Biofilm in Swamp Gas Reactor


IMAGE CREDITS: Henry Aldrich

Click image to download a larger image.

Bacteria, like other organisms in nature, depend on one another for survival, particularly in hostile conditions. The above image shows various bacteria from an environment where there is no oxygen and where microbes make methane.

This particular environment is called a methane-producing biomass digester which scientists have set up in the lab to study such organisms.

Some of the microbes in this picture are called methanogens (fancy name for methane makers). Methanogens live where there is no oxygen. Like other microbes that grow without oxygen, methanogens are called anaerobes.

The methane produced by this community is used for fuel, a flammable gas known as natural gas used to heat your home.

Bacteria often like to live on surfaces. The bacteria and other microbes that live on surfaces make up a slimy surface people generally refer to as slime. Since this slim consists of live creatures, it is called a biofilm.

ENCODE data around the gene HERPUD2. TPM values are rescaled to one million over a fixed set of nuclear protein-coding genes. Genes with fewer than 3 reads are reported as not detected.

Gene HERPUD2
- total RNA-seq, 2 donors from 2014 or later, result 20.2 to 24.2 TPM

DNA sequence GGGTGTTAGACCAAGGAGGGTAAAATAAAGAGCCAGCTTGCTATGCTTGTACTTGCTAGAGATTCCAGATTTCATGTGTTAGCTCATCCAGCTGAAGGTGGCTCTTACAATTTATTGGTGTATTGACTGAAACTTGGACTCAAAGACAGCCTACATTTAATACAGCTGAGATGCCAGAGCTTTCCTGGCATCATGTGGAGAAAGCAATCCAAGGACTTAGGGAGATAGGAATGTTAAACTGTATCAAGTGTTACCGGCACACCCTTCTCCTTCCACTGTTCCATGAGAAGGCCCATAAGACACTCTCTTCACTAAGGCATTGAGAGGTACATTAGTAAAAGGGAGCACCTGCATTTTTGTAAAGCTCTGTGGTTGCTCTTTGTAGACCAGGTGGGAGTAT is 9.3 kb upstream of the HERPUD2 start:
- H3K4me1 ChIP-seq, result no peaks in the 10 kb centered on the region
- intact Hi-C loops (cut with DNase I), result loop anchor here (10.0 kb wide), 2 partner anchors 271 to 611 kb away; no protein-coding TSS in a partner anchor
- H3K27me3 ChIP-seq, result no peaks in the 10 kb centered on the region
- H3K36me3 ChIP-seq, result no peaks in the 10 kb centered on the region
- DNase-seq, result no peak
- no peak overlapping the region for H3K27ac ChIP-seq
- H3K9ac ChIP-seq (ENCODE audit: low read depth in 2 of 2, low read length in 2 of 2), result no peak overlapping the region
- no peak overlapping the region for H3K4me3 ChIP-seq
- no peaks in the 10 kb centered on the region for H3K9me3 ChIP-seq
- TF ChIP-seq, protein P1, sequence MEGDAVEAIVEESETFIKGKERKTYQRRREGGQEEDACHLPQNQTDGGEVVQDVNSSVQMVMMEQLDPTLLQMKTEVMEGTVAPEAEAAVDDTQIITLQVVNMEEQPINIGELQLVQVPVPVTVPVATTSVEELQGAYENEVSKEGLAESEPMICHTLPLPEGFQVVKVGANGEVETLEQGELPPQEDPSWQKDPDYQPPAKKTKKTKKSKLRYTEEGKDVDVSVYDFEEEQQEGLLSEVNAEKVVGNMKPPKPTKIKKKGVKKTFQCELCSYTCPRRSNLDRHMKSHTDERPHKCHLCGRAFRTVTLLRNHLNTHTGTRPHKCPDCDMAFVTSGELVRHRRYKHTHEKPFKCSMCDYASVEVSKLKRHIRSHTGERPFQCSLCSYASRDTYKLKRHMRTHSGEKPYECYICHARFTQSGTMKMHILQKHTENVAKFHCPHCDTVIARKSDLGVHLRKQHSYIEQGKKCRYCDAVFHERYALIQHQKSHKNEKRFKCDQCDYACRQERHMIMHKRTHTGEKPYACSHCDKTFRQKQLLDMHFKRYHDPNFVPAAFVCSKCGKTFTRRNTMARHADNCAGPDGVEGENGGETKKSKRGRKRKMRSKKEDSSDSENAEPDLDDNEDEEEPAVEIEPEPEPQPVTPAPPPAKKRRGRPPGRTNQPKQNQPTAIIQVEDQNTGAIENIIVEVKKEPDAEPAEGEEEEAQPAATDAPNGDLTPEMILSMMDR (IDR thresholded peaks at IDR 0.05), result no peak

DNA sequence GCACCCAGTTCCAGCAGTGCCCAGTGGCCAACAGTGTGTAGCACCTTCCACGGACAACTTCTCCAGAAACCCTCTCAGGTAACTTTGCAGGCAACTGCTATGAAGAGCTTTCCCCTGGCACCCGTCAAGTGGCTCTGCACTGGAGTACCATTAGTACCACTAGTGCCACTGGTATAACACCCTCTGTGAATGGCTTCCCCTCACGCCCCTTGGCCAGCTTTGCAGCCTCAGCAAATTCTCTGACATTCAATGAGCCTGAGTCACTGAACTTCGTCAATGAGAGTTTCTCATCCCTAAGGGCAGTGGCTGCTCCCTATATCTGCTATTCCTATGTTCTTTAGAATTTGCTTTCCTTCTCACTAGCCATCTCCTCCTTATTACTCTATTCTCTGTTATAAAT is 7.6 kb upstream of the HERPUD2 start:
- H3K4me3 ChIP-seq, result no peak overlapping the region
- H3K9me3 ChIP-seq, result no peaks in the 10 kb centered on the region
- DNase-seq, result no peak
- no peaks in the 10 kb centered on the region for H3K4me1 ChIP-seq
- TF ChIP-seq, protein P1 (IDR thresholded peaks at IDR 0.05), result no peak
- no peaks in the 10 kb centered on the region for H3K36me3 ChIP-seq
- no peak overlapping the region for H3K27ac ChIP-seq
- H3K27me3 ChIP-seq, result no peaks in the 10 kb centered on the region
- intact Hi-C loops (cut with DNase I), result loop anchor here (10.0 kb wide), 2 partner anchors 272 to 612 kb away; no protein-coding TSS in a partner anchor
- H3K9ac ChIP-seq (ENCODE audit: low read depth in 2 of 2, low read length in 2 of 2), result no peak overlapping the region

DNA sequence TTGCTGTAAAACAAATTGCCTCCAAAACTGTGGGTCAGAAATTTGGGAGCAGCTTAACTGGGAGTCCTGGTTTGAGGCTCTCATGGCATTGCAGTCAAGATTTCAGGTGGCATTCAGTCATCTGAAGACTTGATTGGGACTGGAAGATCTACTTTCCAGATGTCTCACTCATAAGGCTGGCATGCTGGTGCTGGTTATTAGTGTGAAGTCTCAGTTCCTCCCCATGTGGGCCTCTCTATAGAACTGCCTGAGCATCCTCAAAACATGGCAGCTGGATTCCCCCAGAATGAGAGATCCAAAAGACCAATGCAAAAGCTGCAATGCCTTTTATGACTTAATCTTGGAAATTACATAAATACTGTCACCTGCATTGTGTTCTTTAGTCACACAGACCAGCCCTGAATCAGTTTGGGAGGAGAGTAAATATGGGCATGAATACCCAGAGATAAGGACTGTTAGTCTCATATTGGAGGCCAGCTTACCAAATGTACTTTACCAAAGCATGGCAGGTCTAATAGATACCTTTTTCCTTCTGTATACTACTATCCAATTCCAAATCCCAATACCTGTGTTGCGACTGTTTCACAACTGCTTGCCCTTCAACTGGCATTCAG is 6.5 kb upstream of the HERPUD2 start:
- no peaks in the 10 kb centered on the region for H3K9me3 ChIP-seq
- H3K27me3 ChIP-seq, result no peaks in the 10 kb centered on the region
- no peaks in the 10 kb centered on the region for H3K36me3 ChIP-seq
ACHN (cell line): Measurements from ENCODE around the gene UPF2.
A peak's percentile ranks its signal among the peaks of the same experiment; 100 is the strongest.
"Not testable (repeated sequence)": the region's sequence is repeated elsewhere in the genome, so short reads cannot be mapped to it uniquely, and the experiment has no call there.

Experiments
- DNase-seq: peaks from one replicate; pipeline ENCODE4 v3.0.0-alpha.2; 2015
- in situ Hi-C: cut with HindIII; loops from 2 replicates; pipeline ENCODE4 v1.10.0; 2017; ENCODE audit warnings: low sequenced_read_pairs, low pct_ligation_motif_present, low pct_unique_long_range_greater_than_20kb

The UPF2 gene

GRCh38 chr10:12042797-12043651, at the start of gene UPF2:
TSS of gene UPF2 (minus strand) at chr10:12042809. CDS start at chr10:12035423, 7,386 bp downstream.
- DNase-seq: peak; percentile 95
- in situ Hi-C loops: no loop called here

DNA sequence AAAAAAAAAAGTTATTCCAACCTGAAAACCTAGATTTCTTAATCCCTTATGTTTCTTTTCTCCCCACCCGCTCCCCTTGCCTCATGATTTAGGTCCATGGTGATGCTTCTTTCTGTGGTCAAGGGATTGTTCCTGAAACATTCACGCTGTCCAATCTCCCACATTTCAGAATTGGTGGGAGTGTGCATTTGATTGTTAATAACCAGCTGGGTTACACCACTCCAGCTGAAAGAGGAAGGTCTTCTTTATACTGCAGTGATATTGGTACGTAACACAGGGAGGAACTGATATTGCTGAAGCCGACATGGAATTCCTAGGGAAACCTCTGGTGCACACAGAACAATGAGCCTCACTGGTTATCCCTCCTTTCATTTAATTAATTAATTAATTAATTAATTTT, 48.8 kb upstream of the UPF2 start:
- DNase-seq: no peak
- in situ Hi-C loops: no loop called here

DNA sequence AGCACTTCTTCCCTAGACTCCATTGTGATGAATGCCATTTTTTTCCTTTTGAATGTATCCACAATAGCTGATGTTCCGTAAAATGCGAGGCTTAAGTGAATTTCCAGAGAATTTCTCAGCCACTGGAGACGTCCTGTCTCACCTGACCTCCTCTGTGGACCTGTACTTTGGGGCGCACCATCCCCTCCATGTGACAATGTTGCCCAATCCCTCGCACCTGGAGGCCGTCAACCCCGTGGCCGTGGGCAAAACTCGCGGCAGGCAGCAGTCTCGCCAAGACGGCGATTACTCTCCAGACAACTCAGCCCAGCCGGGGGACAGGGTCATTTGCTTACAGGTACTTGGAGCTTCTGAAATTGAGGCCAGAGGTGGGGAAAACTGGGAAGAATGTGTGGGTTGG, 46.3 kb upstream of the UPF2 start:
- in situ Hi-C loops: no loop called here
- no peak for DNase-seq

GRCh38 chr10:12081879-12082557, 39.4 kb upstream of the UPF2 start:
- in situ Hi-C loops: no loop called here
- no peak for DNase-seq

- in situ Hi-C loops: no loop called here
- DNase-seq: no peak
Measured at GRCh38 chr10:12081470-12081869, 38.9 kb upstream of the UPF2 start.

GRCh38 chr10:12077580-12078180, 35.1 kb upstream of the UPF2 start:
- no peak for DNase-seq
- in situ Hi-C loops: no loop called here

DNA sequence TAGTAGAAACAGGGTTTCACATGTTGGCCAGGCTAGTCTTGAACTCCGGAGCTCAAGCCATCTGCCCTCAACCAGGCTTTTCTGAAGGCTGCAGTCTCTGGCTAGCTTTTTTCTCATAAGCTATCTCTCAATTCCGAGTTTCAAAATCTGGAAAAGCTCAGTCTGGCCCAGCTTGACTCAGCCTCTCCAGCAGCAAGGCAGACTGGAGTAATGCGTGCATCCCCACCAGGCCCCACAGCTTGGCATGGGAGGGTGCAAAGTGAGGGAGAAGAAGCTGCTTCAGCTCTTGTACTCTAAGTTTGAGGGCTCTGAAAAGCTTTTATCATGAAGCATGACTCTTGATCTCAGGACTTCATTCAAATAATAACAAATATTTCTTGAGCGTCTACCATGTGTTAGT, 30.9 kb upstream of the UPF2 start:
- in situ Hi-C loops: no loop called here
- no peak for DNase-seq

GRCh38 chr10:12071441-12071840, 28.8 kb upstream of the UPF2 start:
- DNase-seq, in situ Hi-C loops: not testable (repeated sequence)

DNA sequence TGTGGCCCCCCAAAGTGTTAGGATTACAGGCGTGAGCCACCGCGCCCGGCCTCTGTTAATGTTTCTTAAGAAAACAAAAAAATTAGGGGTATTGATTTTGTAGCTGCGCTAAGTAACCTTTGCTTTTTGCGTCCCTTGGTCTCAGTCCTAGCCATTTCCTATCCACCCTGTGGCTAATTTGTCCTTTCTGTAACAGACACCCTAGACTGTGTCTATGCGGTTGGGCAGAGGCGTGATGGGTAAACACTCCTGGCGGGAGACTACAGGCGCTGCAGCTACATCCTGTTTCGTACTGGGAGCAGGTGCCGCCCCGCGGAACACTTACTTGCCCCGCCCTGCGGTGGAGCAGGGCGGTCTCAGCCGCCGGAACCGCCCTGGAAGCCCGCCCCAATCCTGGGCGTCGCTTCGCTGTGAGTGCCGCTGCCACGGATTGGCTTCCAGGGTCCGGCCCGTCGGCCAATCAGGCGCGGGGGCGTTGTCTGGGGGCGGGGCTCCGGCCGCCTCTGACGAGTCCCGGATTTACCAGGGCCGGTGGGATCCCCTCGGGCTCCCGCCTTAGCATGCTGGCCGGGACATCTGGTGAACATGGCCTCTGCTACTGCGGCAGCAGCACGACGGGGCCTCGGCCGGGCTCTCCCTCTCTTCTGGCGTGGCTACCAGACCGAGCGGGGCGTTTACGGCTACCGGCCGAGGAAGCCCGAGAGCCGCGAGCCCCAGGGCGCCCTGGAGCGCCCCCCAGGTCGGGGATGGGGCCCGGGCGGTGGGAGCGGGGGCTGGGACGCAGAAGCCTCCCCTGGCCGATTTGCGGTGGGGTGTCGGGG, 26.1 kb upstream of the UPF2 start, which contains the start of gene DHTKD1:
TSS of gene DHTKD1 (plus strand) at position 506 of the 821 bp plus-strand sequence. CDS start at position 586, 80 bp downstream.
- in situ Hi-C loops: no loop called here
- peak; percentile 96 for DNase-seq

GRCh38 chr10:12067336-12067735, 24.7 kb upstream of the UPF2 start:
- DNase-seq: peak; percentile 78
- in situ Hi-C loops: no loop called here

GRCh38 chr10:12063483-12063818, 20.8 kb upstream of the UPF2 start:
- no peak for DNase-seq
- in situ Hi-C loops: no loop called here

This picture was made using a scanning electron microscope.



methane - a gas commonly known as natural gas or swamp gas.

scanning electron microscope - an electron microscope that bounces electron off a sample to create a 3-D image.


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 © 1999 Comm Tech Lab, Michigan State University. This work was created with support from the National Science Foundation and the Center for Microbial Ecology at Michigan State University. Current maintenance is supported by the International Society for Microbial Ecology and the Comm Tech Lab. The Microbe of the Month is sponsored by the International Society for Microbial Ecology.

This page last updated 8/24/99